[From Greg: Here’s another guest blogger. I met Liza Kravinsky maybe a year ago, when she hired me as a consultant, to help her work out a strategy for launching the project she describes here. The things we talked about don’t enter into her post; maybe they’ll come up in later posts she might make, or maybe they won’t. That doesn’t matter, because what I loved was the project itself. And especially the way that it didn’t simply combine pop and classical music — that’s been done quite a lot — but also brought together pop and classical musicians. And in a long-term collaboration, not just as a one-shot, like Grizzly Bear playing with the Brooklyn Philharmonic, or Elvis Costello creating The Juliet Letters with the Brodsky Quartet.
[More: these are street-level pop musicians, not pop stars famous for all kinds of chops. Still more: the style of pop music involved in Liza’s piece is something with fierce local roots in the place where the project is happening.
[All these things are rare, if not unique. And they give the project a kind of street energy not always found in pop/classical collaborations. So — even though I’d talked about Liza and her work in one of my mavericks posts — I thought I’d invite her to guest-blog the ongoing growth of her project. Which, not at all incidentally, I liked quite a bit as music.
That’s enough from me! On to Liza.]
After a decades long detour into pop and commercial music, I have recently returned to the classical music world where I began as a composer. I was surprised to learn what had become of the classical music world during my absence. Orchestras going bankrupt? Shrinking audiences? Wow! On top of that, I hear talk of incorporating more popular forms of music to revive the scene. Maybe my detour wasn’t such a detour after all. From my point of view, I think there is more hope than you may realize.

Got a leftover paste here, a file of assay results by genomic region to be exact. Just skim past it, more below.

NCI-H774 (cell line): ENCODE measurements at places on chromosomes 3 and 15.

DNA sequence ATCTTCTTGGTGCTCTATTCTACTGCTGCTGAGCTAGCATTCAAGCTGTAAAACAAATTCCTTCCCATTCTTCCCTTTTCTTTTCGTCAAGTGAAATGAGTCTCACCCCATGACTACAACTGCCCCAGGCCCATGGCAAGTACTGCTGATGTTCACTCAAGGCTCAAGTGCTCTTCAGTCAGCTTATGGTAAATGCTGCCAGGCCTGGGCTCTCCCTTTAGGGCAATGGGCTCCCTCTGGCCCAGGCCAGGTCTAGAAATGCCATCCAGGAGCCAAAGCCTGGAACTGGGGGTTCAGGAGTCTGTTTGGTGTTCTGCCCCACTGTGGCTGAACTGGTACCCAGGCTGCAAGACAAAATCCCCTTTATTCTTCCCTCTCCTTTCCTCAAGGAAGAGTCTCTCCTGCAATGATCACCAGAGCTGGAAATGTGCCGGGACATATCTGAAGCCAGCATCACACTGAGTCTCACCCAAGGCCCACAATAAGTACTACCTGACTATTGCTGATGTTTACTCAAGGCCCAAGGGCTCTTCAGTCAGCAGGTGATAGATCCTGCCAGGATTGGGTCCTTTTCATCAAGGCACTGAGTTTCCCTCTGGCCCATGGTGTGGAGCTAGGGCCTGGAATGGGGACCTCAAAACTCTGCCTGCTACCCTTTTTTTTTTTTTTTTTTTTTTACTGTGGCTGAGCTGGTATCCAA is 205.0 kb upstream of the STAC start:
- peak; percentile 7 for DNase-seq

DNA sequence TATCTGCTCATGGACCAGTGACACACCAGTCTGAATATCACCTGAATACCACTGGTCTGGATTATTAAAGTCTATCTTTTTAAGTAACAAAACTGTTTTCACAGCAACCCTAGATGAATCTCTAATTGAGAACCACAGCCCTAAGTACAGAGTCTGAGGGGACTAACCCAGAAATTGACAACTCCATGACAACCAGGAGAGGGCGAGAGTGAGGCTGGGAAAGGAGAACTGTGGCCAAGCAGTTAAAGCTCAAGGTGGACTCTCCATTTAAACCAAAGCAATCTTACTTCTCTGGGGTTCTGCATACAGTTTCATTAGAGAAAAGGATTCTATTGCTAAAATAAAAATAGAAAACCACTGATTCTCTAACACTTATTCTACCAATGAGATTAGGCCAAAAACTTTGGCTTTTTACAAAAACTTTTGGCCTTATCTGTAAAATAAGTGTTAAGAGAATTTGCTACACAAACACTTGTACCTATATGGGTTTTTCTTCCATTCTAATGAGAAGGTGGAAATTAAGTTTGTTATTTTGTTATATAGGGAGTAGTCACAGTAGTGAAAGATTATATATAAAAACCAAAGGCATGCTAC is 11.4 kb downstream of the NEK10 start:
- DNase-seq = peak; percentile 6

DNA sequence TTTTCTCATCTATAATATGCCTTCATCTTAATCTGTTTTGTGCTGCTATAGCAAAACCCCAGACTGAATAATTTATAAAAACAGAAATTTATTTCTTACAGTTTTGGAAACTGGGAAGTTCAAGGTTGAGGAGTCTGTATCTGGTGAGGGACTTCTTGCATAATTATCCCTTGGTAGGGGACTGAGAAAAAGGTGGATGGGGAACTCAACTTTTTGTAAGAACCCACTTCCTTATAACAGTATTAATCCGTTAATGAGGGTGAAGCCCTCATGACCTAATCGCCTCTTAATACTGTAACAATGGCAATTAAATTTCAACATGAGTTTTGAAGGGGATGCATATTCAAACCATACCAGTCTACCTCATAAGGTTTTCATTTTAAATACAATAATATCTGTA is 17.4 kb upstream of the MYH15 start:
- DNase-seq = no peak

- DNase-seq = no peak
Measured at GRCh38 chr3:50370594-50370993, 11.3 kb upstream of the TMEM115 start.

I saw that for myself at a recent pops concert in Washington DC. The fans were ready to dance and clap even before the orchestra started playing. Then the music began — first with a melody; and then with the beat the crowd had been aching for. They cheered.
“I can’t believe the orchestra is playing go-go! I can’t believe the orchestra is playing go-go!” a woman beside me kept repeating in awe. She was verbalizing the thoughts and feelings I sensed in the audience.
She and I were part of thousands who gathered on September 4, 2011 to hear the National Symphony Orchestra play with Chuck Brown, who invented go-go music. Go-go music is a sub genre of funk that has been extremely popular in the Washington, DC area since the 1970’s, especially with African Americans. Its main feature is live funky polyrhythm — endless amounts of it — with drums, congas, cowbells, timbales, rototoms, and tambourines. It also uses improvisation and audience call and response. The beat never stops during a show; one song just morphs into the next.
So far, go-go itself has not become famous outside of DC; but its fans have been loyal for decades. When Brown passed away last spring, thousands came to his funeral service to say goodbye. His beat lives on through other go-go bands and in music around the world. You are probably familiar with this hypnotic swinging beat; it’s all over today’s hiphop, R&B, and alternative rock music. It is the foundation for human beatboxing.
Go-go fans were always proud when Chuck received honors like a Grammy nomination, and now a symphony orchestra pops concert. In their minds, this event is huge like that.
Even Chuck Brown couldn’t believe “the orchestra” was playing go-go. Local ABC News reported, “Asked if he thought he’d ever be playing with the National Symphony, Brown says, ‘No, no, no. I didn’t think I’d be playing on the Capitol grounds let alone with a symphony orchestra… That’s going to be the experience of a lifetime for me,’ Brown says. ‘That’s something I never dreamed I would be doing.'”
These are thoughts and feelings I do not hear much about when classical music experts lament the state of today’s classical music. Only the insiders seem to be aware that classical music is in “crisis.” To the average music fan, symphony orchestras are still relevant and glamorous. So glamorous, that having an orchestra play your music means you’ve arrived. After all, in their minds, symphony orchestras still represent the music of the rich and classy. Symphony orchestras are big and awesome and have tons of violins. They make the Star Wars movies feel more epic and raise our adrenaline when we play video games.